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 From Mechanicstown to Thurmont

Anne Cissel

Like most early villages established on the frontiers of Maryland in the mid-18th century, the site of the modern Thurmont reflected the physical and geographic advantages of the area. The powerful Hunting Creek that runs through it would power its mills: the mountain lands were rich in timber for building and bark needed for its infant tanneries. The plentiful iron ores provided the impetus for the success of the Catoctin Furnace, whose output was shipped from the wagon roads intersecting near the village.

The traditional date of the founding of Mechanicstown is given as 1751 in history books; however, more comprehensive, modern research has shown that pioneering German settlers were already on parts of the land in the mid-1740's. At least three of the land grants underlying Thurmont predate the creation of Frederick County from Prince George's County. The land around "Weller's Church" sits on 50 acres of a tract called "Beauty" patented by John Weller in 1744, while in 1738 another Jacob Weller "The Moravian" began to survey lands that would extend along today's Moser Road, from the intersection we now call Jimtown Crossroads.

Most of downtown Thurmont is located on the Lorenz Krieger (Lawrence Creager) farm on 866 acres named "Stoney Corner," surveyed and resurveyed between 1744 and 1764. It was not until 1803 or 1804 that his eldest son John Creager would lay out 50 building lots on his half of the inherited land. By that time, the settlement had prospered with its own iron forges, grist- and sawmills, and a tannery. The presence of barrel-makers, wheelwrights, blacksmiths and other craftsmen prompted the name Mechanicstown for the newly surveyed community.

The coming of the railroad in 1871 assured Mechanicstown's place as a commercial hub. Along with the old tanneries and mills, newer industries such as cigar-making, pottery, coffin works and lumber businesses shipped their goods from a freight depot. The produce of its bountiful farms and orchards fed the cities. In return, some of the city dwellers escaped the heat and smells of summer to enjoy the clean air and mountain scenery of our town. The numerous daily trains brought sportsmen and hikers, but also summer boarders whose families returned year after year.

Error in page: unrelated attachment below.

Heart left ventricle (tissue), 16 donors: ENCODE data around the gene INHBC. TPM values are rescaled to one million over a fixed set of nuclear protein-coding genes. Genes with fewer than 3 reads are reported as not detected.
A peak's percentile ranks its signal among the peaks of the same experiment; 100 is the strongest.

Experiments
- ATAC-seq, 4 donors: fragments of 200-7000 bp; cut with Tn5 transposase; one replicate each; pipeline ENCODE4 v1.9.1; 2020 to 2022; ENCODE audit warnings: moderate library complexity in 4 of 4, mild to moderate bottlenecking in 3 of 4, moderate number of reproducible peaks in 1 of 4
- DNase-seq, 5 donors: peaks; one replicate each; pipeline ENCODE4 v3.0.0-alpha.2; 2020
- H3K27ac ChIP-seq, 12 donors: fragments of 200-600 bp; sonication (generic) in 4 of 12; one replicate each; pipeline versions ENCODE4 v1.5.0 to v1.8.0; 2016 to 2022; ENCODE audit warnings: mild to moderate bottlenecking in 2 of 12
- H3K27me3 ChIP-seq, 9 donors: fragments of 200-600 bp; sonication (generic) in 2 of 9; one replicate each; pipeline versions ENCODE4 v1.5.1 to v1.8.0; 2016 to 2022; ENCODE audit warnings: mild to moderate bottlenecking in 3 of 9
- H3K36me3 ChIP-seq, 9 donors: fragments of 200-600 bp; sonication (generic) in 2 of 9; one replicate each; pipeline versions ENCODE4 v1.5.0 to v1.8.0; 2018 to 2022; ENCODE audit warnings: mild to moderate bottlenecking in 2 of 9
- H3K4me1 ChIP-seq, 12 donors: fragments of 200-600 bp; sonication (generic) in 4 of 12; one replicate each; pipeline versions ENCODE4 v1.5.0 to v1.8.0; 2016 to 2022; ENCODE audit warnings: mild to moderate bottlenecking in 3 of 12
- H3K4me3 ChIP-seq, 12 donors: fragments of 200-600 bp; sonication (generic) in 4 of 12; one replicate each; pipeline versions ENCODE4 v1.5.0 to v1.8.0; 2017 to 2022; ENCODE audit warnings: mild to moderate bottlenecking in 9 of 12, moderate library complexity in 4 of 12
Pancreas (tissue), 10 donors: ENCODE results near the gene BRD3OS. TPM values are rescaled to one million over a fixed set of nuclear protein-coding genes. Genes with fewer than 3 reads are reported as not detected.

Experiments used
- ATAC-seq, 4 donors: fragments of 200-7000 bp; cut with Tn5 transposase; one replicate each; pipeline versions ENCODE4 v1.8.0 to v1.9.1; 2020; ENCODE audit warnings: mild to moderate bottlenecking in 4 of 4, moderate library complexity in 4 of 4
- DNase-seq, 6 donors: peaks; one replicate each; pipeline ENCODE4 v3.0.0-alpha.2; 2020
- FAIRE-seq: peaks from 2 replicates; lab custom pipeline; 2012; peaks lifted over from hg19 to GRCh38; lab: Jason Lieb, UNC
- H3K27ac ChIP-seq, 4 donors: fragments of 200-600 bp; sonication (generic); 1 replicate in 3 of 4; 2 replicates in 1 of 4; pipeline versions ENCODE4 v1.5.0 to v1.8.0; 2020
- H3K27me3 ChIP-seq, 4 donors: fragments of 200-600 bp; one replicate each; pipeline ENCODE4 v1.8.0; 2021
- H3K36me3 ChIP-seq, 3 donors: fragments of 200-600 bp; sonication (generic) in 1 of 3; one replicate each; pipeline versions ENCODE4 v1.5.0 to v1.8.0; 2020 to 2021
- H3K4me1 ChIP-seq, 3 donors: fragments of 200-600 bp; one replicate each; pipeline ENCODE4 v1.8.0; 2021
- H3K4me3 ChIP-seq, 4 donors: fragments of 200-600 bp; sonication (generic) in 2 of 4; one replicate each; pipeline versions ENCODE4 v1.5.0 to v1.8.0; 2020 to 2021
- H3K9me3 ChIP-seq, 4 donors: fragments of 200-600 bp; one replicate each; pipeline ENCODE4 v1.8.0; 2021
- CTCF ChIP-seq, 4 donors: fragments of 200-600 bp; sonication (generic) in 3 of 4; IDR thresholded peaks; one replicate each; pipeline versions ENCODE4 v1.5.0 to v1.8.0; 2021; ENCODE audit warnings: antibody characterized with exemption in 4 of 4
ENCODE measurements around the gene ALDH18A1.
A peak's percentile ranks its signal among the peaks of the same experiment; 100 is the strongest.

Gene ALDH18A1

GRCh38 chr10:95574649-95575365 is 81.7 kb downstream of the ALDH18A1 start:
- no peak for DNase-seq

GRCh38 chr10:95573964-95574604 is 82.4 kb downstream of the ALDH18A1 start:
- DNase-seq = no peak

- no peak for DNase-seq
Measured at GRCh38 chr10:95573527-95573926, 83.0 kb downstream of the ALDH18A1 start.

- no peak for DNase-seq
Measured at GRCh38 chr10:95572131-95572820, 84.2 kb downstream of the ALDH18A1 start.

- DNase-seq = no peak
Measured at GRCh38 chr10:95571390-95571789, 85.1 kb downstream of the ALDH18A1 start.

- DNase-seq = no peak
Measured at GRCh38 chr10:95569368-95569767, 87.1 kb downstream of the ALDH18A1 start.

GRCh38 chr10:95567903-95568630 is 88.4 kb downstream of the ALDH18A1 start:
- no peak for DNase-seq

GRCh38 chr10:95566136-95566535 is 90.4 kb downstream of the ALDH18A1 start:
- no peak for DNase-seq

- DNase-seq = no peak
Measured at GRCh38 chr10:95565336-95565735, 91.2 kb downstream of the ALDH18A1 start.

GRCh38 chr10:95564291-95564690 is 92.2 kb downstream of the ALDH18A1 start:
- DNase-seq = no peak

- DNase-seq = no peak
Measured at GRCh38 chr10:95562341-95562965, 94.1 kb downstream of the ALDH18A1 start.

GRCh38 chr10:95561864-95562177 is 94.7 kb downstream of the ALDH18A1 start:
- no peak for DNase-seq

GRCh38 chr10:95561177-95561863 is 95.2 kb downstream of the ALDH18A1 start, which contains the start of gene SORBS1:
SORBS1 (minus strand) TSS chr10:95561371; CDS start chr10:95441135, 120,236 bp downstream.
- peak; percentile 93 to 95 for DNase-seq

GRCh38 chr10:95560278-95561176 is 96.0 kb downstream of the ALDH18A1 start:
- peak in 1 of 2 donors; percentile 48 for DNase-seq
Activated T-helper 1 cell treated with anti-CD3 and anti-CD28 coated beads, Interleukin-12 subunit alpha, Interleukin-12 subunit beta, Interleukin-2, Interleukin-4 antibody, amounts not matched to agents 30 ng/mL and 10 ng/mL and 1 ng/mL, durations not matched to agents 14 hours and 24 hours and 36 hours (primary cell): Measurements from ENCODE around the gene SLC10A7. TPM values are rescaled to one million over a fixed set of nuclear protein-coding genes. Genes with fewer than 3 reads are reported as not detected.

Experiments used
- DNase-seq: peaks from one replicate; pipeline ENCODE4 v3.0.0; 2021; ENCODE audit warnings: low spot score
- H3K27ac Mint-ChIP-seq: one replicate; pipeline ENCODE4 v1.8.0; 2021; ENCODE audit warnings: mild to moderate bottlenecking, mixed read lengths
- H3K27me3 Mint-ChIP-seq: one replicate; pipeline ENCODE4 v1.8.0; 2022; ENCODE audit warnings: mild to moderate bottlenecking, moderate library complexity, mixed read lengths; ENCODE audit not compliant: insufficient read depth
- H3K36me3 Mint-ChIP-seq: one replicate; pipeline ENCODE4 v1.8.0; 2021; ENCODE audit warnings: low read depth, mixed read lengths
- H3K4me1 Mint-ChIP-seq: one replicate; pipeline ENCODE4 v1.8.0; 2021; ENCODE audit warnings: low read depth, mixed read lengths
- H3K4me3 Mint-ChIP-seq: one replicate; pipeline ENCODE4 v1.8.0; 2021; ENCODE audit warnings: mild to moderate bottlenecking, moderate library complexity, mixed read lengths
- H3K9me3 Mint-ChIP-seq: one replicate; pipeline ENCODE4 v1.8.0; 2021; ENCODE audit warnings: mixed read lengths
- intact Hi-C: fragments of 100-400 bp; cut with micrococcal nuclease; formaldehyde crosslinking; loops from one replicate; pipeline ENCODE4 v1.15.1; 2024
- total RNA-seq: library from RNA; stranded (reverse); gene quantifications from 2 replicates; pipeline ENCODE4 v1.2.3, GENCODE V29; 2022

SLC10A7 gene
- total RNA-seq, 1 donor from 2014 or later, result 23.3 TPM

By 1894, Mechanicstown's progressive merchants, bankers and town leaders had determined that the old name was antiquated and smacked of a by-gone image. The push for a new name to replace Mechanicstown came about suddenly in 1893 from several sources, but primarily from the town's commercial and business leaders who wanted a more "modern," progressive name that reflected the town's new image as a market center and summer retreat. The railroad was all for the idea, since it would relieve the shipping and passenger problems caused by a profusion of the "sound-alike" communities. There was Mechanicsburg and Mechanicsville, Pennsylvania, and Mechanicsville, Maryland (now Olney), as well as our Mechanicstown, Maryland.

Newspaper editor Charles E. Cassell promoted the idea in the local paper and the focus of discussion soon became what new name rather than whether a new name. Suggestions were printed in the Catoctin Clarion and a good-natured debate in newspaper columns kept interest alive. Finally, it boiled down to a choice between Charles Shipley's idea of Blue Mountain City and Editor Cassell's idea of Thurmont. On January 4, 1894, a mass meeting was held at the Town Hall where the two competing names were presented. Over 80% of the men voting approved the name change and Blue Mountain City received the most votes. That is when the Post Office stepped in and decided that the proposed name was too long; it approved the name Thurmont.

A Bill was introduced in the General Assemble on January 18th, and the town of Thurmont, Maryland, was soon on the map. No one knows exactly who coined this unique part-German (Thor - Norse god of thunder), part-French (mont - mountain) name.

Thurmont is a fine name-but Blue Mountain City would have been nice, too. Thurmont's slogan "Gateway to the Mountains" reminds us that the same scenic beauty and complimentary atmosphere that attracted people to young Mechanicstown is still evident in modern Thurmont.

To learn more about Thurmont's History, visit Anne Cissel's Thurmont Scrapbook